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By Jil McIntosh

Of all the injuries possible in a car crash, those to the spinal cord or brain must surely rate among the worst. One moment, everything is fine, but in a split second, you could be left paralyzed or with permanent brain damage. And what makes it even heartbreaking is that, in many if not most cases, the injury might have been avoided by something as simple as sitting properly or wearing a seatbelt.

Such catastrophic injuries are the focus of the Canadian Spinal Research Organization (CSRO), based in Richmond Hill, Ontario. On July 15, 2010, the organization will present its second annual Run, Walk, Wheel’Athon for Spinal Cure Research, held in conjunction with the Toronto Honda Indy. Prior to the race, participants will have the opportunity to walk, run or use wheelchairs along the track course to raise funds for research.

Spinal cord and brain injuries are called neurotrauma; Barry Munro, chairman of the CSRO, says that nearly half of all such injuries in Canada are the result of car crashes. “There are approximately 1,800 spinal cord injuries each year, so it’s arguably half that, or up to 1,000,” he said. “With brain injuries, there are at least 20,000 to 30,000 each year, of different degrees.” Health care costs for a quadriplegic injury could be as much as $3 million to $10 million over a lifetime, Munro said.

The most effective way to prevent such injuries is also one of the simplest, Munro said: wear a seatbelt. “If people aren’t wearing seatbelts, they’re propelled from the vehicle,” he said. “If they’re wearing the full seatbelt, the lap and shoulder belt, they normally don’t sustain these types of injuries at all. When (first responders) get there, (they find that unbelted occupants) are thrown out, or the person was in the back seat and they end up in the dash with their head through the windshield.”

Along with wearing a seatbelt, it’s also essential that all occupants be sitting correctly in the vehicle. Seatbelts don’t just keep you inside the vehicle: they also keep you in the proper position in the seat, so that other safety devices such as airbags can do their job. “Although there are cases where airbags can cause some superficial injuries such as a broken nose, the consensus is that they really contain the body from moving around the vehicle,” Munro said. “The airbag and the seatbelt contain you and let the vehicle bear the impact, and that’s important.”

The safest position in a vehicle, whether you’re in the front or rear seat, is sitting upright with both feet on the floor. Position the seatbelt so it’s over the hips and crossed over the collarbone; these bones are strong and can take the impact with the least amount of bodily injury. Don’t ever put it under your arm, which can result in the weaker rib bones taking the impact, and possibly resulting in internal injuries. If the belt cuts into your neck, adjust its position on the pillar if the vehicle has a movable point; if it doesn’t, ask a dealer that sells your brand if there are seatbelt adjusters available. No matter how long your trip, always wear your seatbelt. Even if you’re just going to the corner store, there is potential for a tragedy.

There are a lot of “don’ts” when it comes to sitting in a vehicle. Never hunker down with your feet on the dash, or in the rear seat, with your feet on the back of the front seat or on the window frame. In a crash, your thigh bones could be rammed through your pelvis. Don’t ride with a pet on your lap, especially in the front seat: the airbag will kill the animal, and can drive it into your abdomen, possibly causing internal injuries. Don’t recline the seat too far back, as you might if you intended to take a nap: in a crash, you can slide out from under the seatbelt, possibly sustaining injuries from striking the dash or being thrown from the vehicle.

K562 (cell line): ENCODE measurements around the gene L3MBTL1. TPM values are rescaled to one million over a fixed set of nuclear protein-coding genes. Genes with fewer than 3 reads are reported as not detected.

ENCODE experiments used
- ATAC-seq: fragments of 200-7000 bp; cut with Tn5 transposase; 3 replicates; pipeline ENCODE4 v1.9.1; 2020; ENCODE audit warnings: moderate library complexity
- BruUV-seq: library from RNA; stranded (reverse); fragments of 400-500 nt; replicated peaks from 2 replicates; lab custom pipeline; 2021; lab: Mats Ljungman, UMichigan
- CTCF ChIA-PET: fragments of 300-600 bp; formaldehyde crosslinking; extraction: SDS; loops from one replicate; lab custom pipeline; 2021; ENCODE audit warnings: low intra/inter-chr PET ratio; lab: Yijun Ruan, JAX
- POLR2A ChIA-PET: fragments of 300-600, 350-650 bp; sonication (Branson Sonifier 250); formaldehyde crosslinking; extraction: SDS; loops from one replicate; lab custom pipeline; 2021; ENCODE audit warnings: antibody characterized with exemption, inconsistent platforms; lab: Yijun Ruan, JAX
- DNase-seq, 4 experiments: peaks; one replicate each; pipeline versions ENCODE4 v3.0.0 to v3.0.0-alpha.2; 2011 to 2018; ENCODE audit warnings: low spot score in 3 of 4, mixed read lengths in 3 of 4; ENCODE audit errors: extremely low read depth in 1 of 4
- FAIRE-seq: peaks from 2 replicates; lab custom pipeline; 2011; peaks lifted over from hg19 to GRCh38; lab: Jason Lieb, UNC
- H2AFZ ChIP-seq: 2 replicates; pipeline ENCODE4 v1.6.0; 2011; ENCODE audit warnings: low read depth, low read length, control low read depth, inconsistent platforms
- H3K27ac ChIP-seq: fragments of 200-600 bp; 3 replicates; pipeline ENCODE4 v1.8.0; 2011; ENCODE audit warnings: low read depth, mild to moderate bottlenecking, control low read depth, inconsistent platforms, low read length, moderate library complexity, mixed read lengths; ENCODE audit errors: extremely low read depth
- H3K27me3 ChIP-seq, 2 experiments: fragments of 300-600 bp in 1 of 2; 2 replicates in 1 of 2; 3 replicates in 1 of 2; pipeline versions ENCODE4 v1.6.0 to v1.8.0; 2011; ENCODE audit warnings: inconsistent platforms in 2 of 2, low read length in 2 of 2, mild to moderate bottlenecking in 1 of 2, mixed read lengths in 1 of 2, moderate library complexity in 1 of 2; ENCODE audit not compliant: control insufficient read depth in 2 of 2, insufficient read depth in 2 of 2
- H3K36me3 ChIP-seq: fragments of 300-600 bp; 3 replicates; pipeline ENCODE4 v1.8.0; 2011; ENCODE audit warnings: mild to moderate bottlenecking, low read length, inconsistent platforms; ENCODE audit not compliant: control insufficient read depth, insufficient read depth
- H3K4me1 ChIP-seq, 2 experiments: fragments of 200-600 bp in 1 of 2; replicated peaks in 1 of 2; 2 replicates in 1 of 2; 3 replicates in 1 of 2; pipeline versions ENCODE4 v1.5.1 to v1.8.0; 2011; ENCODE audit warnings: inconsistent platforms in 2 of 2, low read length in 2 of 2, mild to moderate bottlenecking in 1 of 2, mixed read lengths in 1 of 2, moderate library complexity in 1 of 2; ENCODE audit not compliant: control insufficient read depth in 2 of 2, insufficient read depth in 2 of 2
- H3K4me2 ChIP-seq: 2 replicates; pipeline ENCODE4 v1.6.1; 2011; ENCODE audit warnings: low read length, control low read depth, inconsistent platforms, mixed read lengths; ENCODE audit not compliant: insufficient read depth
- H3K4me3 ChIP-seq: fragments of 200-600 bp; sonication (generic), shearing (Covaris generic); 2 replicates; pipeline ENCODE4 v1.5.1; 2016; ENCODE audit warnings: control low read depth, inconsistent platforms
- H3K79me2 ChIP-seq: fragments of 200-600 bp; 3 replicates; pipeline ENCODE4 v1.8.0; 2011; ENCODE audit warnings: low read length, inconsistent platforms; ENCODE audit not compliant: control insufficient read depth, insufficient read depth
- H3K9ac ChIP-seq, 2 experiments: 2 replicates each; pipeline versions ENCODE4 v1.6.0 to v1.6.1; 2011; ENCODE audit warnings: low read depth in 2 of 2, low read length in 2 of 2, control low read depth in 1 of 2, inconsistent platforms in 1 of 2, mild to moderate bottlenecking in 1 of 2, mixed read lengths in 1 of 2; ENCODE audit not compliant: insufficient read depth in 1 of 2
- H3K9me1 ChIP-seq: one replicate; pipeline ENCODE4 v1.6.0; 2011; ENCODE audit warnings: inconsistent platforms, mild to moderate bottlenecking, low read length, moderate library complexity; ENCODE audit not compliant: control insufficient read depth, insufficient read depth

Adjust the head restraint so that it is even with your ears. Head restraints are called that because they aren’t meant to be head rests: their purpose is to prevent the head from snapping back and forth in relation to the spine. While whiplash isn’t necessarily considered a spinal injury, it can be a painful and debilitating condition. If you’re shopping for a new vehicle, give consideration to a model that contains “active” front head restraints: these move forward in a collision, keeping the head and spine in as straight a line as possible, preventing the snapping motion that causes injury.

Children are also vulnerable to spinal cord injuries. Make sure that they are in an approved infant carrier, car seat or booster seat, depending on their age and size. It’s also essential that the child seat is secured properly in the vehicle. That isn’t always easy, depending on the design of the seat and the latching system in the vehicle. If you’re not sure if yours is properly secured – and sometimes it can look right, but it isn’t – try calling your local police service or automobile club to see if they hold car seat clinics or inspections.

Above all, police yourself. “The majority of the injuries are the risk-takers,” said Munro, who is a quadriplegic from a diving incident. “Young males from 19 to around 30 are most at risk, because they’re indestructible. But it could all change in a split second.”

For more information on spinal cord injuries and research, visit the CSRO‘s website. For information on the Honda Indy event, or to sign up or pledge, visit

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